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What Is a Wire Conveyor Belt?

Dan Cavallari
By Dan Cavallari
Updated May 17, 2024
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A wire conveyor belt is a component used on some types of conveyor systems to facilitate movement of items or materials from one fixed location to another within a space. The wire conveyor belt is an alternative to a rubber or plastic belt; it is made of metal wire woven together to create a belt that is durable and resistant to heat. It is also easily cleaned, and it allows for plenty of aeration or ventilation for items being transported on the belt. Such belts are often used in food processing applications.

Steel is usually the material of choice for construction of a wire conveyor belt, though aluminum can be used as well. The steel is woven into a belt shape, leaving gaps between rungs or steel mesh. These gaps allow for better drainage, ventilation, and cleaning. Certain grades of steel are also appropriate for food processing applications because the steel will not contaminate the food being transported. A wire conveyor belt is also less likely to stretch or wear quickly, as is the case with a rubber belt. The metal belt can be propelled using a track system, thereby improving grip and reducing slippage, while a rubber belt must be run around rollers and it must be tensioned frequently to prevent slippage.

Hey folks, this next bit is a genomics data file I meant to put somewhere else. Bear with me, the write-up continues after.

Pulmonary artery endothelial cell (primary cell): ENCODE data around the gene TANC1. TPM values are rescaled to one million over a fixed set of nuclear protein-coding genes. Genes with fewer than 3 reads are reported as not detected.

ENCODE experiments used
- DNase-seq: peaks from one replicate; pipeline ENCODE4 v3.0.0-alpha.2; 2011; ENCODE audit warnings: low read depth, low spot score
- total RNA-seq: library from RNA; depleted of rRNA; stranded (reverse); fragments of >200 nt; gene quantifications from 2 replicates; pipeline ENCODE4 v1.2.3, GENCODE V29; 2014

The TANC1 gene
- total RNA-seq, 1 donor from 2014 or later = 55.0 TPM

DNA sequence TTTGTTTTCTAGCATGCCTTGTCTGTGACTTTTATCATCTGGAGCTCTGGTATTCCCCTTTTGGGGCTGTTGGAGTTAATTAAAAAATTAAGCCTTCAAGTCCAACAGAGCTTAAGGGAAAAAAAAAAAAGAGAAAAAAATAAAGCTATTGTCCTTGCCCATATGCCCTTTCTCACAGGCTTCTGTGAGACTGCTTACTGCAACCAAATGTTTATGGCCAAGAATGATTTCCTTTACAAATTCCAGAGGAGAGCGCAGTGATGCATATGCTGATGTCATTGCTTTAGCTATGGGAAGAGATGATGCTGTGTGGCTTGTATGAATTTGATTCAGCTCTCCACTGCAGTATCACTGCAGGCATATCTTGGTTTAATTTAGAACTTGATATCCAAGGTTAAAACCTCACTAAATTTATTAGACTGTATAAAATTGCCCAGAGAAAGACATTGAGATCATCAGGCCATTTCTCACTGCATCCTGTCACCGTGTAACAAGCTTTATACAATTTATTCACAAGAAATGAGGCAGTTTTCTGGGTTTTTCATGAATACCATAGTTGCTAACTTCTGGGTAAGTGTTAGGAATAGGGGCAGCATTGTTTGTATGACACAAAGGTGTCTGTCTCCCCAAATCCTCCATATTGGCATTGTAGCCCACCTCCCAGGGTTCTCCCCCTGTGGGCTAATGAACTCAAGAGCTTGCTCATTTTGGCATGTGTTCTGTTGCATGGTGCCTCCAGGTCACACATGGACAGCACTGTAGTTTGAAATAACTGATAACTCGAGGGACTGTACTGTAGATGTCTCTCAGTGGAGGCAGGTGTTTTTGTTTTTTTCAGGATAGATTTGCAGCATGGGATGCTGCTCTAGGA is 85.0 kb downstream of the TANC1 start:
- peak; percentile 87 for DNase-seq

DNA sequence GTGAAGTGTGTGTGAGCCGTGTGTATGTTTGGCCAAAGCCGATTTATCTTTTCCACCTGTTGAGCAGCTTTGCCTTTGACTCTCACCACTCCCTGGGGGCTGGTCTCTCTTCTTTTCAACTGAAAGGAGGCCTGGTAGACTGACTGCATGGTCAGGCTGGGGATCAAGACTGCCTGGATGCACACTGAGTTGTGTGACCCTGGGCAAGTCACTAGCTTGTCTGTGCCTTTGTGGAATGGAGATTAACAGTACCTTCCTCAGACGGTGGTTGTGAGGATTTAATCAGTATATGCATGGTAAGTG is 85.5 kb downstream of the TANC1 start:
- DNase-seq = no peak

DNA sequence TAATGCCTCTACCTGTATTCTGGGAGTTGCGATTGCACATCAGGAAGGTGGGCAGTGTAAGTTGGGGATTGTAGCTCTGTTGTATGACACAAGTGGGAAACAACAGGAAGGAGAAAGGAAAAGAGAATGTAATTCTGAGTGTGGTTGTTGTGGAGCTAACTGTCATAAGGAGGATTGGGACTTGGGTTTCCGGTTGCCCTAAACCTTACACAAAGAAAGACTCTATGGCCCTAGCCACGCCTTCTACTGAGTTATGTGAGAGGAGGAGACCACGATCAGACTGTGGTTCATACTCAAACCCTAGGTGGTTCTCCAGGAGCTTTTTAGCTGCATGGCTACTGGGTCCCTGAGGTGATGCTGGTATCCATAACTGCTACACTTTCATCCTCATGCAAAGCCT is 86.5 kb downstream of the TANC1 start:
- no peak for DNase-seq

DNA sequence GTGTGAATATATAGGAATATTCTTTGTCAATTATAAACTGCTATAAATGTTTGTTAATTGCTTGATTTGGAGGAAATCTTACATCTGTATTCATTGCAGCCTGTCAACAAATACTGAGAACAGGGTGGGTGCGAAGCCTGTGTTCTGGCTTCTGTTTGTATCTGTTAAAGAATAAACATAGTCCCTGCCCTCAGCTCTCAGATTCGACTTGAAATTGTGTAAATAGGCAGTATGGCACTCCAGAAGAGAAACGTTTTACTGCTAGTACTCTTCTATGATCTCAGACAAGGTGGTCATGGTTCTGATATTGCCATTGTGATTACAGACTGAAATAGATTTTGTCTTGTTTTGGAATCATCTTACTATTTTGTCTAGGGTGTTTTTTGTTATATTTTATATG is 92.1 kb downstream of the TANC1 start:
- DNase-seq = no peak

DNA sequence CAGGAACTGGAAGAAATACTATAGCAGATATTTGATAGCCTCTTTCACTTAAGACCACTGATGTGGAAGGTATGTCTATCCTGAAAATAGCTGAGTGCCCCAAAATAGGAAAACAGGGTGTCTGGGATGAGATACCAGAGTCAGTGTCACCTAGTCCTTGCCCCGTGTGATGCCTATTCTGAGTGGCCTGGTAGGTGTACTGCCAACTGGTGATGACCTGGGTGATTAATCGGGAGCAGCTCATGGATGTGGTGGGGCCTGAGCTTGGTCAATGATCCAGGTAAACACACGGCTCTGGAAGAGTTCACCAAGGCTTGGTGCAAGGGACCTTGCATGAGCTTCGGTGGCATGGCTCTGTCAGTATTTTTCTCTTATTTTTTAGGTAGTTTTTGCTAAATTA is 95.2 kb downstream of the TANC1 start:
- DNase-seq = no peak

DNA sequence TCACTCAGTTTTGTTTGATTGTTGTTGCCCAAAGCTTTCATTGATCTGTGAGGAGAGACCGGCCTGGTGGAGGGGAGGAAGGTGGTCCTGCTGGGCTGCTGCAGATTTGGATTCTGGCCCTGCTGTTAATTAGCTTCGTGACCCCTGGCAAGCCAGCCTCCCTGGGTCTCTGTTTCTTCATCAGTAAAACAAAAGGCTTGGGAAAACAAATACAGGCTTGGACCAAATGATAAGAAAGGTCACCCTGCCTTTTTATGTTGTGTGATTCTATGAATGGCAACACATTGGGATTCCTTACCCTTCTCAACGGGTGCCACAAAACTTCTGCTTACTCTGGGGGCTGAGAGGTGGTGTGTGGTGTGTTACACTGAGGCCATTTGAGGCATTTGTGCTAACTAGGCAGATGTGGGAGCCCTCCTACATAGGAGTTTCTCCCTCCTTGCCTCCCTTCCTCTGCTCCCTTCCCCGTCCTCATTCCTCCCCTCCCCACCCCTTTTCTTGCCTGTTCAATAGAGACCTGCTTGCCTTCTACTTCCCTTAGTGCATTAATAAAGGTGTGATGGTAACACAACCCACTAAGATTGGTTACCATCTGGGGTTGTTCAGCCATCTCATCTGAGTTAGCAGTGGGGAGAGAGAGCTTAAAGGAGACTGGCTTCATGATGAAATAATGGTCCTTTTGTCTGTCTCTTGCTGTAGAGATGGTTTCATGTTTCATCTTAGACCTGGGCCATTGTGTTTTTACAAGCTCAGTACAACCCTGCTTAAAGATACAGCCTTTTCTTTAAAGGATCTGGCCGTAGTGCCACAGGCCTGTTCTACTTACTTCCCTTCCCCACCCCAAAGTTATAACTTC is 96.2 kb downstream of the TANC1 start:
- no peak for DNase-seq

There are some disadvantages to a wire conveyor belt. The belt is likely to be more expensive than a rubber belt, and if the mesh does get damaged, repair can be difficult. The entire belt may need to be replaced instead of repairing that one part of the mesh. The weight of the wire conveyor belt will also be substantially higher than the weight of a rubber or plastic belt, which means the conveyor motors will need to work harder to move the belt as well as the items loaded on it. While the gaps in the wire mesh can be an advantage, they can also be a disadvantage because fine particulate matter will be able to fall through the belt, potentially damaging components beneath.

The design of the wire conveyor belt can vary significantly according to its intended application. Sometimes the mesh is woven quite loosely to create larger gaps, while in other cases, the mesh may be wound tightly to prevent larger gaps. Sometimes slotted gear wheels or pulley wheels are used to pull the wire belt itself, whereas in other cases a cog may propel a specially designed track on the side of the wire belt.

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